Alone Together: Madison Jackson - TMI Project

Unemployed

The number 32 flashes on the screen of the black telephone sitting at the back corner of the desk. The green light flickers on and off, on and off. 

“32, 32, 32 unread messages”, it repeats. 

I step over boxes of papers spilling out onto the floor, and around a maze of chairs that are piled high with bags and other mysterious items. 

“Let me move that” my former colleague says as she slips on a mask, since I had entered the closet office space and she was no longer alone. 

She dumps the bag on the floor amidst piles of papers and sports materials and all kinds of crap I never knew the team owned. 

Luckily I’m able to pick my way through my desk, where others had dumped extra supplies and an extra telephone, to find the things I wanted to rescue. 

On the wall above my desk, where once hung colorful balloons welcoming me to work, was a mess of red, green, yellow, blue and orange dripping down the wall, dry, as if it was a splatter painting. 

I pull out a whole Megillah, a scroll in a metal tube that is read for the Jewish holiday of Purim. I had forgotten that I had still had that. 7 months had passed since the holiday; Purim had been our last hurrah. We went into lockdown the very next day.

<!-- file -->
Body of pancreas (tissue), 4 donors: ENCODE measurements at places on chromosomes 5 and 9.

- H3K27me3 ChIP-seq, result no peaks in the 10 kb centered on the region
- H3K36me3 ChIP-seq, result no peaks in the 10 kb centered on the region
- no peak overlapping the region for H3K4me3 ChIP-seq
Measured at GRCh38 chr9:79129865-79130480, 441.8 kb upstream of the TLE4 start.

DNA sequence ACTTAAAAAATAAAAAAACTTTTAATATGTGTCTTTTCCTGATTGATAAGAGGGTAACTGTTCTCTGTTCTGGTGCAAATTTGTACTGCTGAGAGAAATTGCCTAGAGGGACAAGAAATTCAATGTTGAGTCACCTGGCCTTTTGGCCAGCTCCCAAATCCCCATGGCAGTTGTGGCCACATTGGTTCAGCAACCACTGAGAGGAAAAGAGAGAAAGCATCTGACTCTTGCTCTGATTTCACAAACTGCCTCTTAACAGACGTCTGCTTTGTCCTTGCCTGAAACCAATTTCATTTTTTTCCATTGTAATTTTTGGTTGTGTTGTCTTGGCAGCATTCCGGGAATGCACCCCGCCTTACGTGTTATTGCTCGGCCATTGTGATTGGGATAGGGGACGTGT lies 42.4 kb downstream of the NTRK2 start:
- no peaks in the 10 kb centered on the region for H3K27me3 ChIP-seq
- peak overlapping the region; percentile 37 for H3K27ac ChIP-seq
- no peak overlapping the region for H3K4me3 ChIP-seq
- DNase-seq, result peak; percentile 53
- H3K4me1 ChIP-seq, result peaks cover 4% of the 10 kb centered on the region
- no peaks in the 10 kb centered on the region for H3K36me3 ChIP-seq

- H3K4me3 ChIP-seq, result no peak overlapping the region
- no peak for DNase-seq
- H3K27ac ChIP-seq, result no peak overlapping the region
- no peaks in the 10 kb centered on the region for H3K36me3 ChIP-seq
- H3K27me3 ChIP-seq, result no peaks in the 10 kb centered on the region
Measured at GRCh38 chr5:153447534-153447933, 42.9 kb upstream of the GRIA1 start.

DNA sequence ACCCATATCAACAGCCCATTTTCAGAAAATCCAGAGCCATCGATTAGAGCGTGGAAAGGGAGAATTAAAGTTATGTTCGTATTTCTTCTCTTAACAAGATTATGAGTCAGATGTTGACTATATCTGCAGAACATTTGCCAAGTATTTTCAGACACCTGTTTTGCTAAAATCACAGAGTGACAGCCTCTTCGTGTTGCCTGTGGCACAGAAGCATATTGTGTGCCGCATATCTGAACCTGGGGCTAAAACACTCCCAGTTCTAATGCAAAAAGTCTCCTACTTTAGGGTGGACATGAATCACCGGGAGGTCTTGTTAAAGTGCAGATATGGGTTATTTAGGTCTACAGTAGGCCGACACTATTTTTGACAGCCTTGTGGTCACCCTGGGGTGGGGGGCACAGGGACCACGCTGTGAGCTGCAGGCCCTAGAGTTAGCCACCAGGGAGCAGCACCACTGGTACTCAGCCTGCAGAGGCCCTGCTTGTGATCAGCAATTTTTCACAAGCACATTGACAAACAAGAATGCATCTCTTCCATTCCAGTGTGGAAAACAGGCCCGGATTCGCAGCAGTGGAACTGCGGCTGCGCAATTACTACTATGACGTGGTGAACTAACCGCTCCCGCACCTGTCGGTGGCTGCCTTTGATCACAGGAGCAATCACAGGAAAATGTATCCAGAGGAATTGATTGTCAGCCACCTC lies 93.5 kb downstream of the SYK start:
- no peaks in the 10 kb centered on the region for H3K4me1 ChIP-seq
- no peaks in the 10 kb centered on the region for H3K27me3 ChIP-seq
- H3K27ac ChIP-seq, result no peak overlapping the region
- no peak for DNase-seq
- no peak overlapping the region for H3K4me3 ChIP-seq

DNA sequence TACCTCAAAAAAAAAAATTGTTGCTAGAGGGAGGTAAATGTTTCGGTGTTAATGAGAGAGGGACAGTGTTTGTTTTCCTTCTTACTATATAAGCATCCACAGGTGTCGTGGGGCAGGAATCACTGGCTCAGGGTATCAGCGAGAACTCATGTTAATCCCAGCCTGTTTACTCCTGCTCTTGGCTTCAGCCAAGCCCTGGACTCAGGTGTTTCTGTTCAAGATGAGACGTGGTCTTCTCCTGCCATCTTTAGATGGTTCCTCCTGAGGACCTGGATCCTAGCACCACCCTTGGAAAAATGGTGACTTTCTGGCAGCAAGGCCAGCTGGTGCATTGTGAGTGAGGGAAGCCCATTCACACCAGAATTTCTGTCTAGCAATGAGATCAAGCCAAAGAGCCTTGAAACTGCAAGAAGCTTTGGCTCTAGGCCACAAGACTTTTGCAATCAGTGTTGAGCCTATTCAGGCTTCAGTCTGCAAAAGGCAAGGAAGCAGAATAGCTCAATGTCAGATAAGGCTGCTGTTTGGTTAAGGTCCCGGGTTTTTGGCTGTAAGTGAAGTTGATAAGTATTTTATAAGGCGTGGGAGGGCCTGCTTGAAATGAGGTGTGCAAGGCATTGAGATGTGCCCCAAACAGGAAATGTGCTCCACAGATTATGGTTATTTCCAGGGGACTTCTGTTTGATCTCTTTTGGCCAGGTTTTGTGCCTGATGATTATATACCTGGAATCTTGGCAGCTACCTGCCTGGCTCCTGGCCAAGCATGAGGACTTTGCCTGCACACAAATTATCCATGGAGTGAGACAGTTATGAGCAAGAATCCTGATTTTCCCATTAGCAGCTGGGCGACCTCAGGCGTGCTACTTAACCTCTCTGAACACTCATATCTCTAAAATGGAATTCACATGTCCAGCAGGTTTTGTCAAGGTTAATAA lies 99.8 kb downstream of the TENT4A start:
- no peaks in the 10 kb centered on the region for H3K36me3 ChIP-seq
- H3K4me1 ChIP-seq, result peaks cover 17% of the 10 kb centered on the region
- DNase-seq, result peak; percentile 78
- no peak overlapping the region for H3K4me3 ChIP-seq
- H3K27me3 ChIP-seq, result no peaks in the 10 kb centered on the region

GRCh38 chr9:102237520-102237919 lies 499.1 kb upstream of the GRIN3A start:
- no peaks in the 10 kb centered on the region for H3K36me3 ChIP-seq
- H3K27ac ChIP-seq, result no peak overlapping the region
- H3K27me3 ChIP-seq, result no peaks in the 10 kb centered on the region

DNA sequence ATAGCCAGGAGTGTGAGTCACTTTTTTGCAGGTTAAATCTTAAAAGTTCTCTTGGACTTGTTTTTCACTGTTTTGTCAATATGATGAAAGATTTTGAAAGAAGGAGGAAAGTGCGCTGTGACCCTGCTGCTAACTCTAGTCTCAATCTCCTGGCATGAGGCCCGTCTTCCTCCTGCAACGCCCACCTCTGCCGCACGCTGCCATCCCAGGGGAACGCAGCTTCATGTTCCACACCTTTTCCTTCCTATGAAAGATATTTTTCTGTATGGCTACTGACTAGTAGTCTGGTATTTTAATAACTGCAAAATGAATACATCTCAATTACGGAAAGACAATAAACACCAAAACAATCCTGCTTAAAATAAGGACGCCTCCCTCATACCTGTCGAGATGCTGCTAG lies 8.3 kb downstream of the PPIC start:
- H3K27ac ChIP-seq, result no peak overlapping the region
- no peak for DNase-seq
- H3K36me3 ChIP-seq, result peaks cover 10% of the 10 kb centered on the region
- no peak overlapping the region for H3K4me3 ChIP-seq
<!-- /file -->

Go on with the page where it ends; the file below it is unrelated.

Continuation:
It was as if we had dropped everything and ran. 

Covid-19 had created a chaos of our lives, of our work, we had left the office suddenly and quickly, taking what we could and leaving the rest behind. 

Upon return the place had transformed. It was no longer a clean, safe haven with hallways filled with members greeting each other with smiles and hugs. 

The hallways were dark, the lights dim. Members of the Jewish Community Center came in and out, got their temperatures taken, and then hurried to the destination they had in mind. 

Our office space was a mess, as if no one knew what to do, where to go, whose job belonged to who. The once crowded, narrow space was mainly dark, except the offices belonging to the three employees who had come in to work at their desks. 

“Masks required” a sign on the door said. 

I took the pictures off the bulletin board that I once had pinned up so carefully, making my work space my home. 

Ruffling through the papers in the file folders, I chose which ones to keep, which ones to throw out. Fliers for events I had planned during the past year, felt like distant memories of a former lifetime. 

Walking back out into the lobby, I left the building for the last time, got in the driver’s seat, and sat in my car. 

I couldn’t get myself to pull out of the parking lot. 

“32 unread messages. 32 unread messages.” 

I kept visualizing the phone screen in my head. 

That’s someone else’s problem now.

 

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